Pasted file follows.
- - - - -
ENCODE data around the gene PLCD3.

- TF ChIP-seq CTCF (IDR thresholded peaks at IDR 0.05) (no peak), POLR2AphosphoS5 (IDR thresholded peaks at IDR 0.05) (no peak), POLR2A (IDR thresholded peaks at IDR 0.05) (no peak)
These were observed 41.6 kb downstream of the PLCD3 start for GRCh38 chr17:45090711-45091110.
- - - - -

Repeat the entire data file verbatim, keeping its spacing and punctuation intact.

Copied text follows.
ENCODE data around the gene PLCD3.

- TF ChIP-seq CTCF (IDR thresholded peaks at IDR 0.05) (no peak), POLR2AphosphoS5 (IDR thresholded peaks at IDR 0.05) (no peak), POLR2A (IDR thresholded peaks at IDR 0.05) (no peak)
These were observed 41.6 kb downstream of the PLCD3 start for GRCh38 chr17:45090711-45091110.